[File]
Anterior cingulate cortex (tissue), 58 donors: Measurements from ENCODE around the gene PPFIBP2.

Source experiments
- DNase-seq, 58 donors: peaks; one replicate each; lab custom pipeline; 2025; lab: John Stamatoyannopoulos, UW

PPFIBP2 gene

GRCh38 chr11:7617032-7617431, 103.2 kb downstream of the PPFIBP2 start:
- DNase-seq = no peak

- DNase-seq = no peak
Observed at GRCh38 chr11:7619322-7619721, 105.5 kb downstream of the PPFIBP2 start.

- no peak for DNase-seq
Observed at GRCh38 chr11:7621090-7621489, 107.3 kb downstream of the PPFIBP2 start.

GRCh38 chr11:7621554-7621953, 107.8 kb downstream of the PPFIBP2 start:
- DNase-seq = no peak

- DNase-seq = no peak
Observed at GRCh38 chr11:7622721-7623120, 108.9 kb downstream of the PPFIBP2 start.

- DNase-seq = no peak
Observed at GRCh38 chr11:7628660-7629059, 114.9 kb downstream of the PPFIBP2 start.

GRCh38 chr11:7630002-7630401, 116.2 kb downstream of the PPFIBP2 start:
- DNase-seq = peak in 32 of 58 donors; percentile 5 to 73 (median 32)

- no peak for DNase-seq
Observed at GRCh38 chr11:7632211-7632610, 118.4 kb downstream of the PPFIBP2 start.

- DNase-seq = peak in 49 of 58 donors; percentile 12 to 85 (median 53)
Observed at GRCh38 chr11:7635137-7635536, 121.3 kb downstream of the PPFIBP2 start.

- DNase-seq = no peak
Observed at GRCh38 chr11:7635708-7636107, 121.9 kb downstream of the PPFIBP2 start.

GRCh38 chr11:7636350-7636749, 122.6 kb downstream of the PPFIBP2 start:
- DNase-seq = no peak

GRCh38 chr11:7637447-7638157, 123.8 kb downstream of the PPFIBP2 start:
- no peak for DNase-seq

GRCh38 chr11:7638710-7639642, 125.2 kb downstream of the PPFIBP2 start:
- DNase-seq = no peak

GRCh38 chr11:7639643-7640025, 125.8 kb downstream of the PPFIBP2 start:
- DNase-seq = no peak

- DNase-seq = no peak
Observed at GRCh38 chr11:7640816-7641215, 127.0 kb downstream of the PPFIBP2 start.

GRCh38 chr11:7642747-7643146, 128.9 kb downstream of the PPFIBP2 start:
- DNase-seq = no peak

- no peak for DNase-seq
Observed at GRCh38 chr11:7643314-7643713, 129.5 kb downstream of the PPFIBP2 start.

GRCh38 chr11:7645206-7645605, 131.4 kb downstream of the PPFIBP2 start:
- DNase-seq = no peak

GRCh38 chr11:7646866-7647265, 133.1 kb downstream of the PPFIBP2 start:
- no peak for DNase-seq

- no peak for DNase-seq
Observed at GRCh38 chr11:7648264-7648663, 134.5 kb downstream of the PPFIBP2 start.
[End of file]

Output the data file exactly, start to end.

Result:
Anterior cingulate cortex (tissue), 58 donors: Measurements from ENCODE around the gene PPFIBP2.

Source experiments
- DNase-seq, 58 donors: peaks; one replicate each; lab custom pipeline; 2025; lab: John Stamatoyannopoulos, UW

PPFIBP2 gene

GRCh38 chr11:7617032-7617431, 103.2 kb downstream of the PPFIBP2 start:
- DNase-seq = no peak

- DNase-seq = no peak
Observed at GRCh38 chr11:7619322-7619721, 105.5 kb downstream of the PPFIBP2 start.

- no peak for DNase-seq
Observed at GRCh38 chr11:7621090-7621489, 107.3 kb downstream of the PPFIBP2 start.

GRCh38 chr11:7621554-7621953, 107.8 kb downstream of the PPFIBP2 start:
- DNase-seq = no peak

- DNase-seq = no peak
Observed at GRCh38 chr11:7622721-7623120, 108.9 kb downstream of the PPFIBP2 start.

- DNase-seq = no peak
Observed at GRCh38 chr11:7628660-7629059, 114.9 kb downstream of the PPFIBP2 start.

GRCh38 chr11:7630002-7630401, 116.2 kb downstream of the PPFIBP2 start:
- DNase-seq = peak in 32 of 58 donors; percentile 5 to 73 (median 32)

- no peak for DNase-seq
Observed at GRCh38 chr11:7632211-7632610, 118.4 kb downstream of the PPFIBP2 start.

- DNase-seq = peak in 49 of 58 donors; percentile 12 to 85 (median 53)
Observed at GRCh38 chr11:7635137-7635536, 121.3 kb downstream of the PPFIBP2 start.

- DNase-seq = no peak
Observed at GRCh38 chr11:7635708-7636107, 121.9 kb downstream of the PPFIBP2 start.

GRCh38 chr11:7636350-7636749, 122.6 kb downstream of the PPFIBP2 start:
- DNase-seq = no peak

GRCh38 chr11:7637447-7638157, 123.8 kb downstream of the PPFIBP2 start:
- no peak for DNase-seq

GRCh38 chr11:7638710-7639642, 125.2 kb downstream of the PPFIBP2 start:
- DNase-seq = no peak

GRCh38 chr11:7639643-7640025, 125.8 kb downstream of the PPFIBP2 start:
- DNase-seq = no peak

- DNase-seq = no peak
Observed at GRCh38 chr11:7640816-7641215, 127.0 kb downstream of the PPFIBP2 start.

GRCh38 chr11:7642747-7643146, 128.9 kb downstream of the PPFIBP2 start:
- DNase-seq = no peak

- no peak for DNase-seq
Observed at GRCh38 chr11:7643314-7643713, 129.5 kb downstream of the PPFIBP2 start.

GRCh38 chr11:7645206-7645605, 131.4 kb downstream of the PPFIBP2 start:
- DNase-seq = no peak

GRCh38 chr11:7646866-7647265, 133.1 kb downstream of the PPFIBP2 start:
- no peak for DNase-seq

- no peak for DNase-seq
Observed at GRCh38 chr11:7648264-7648663, 134.5 kb downstream of the PPFIBP2 start.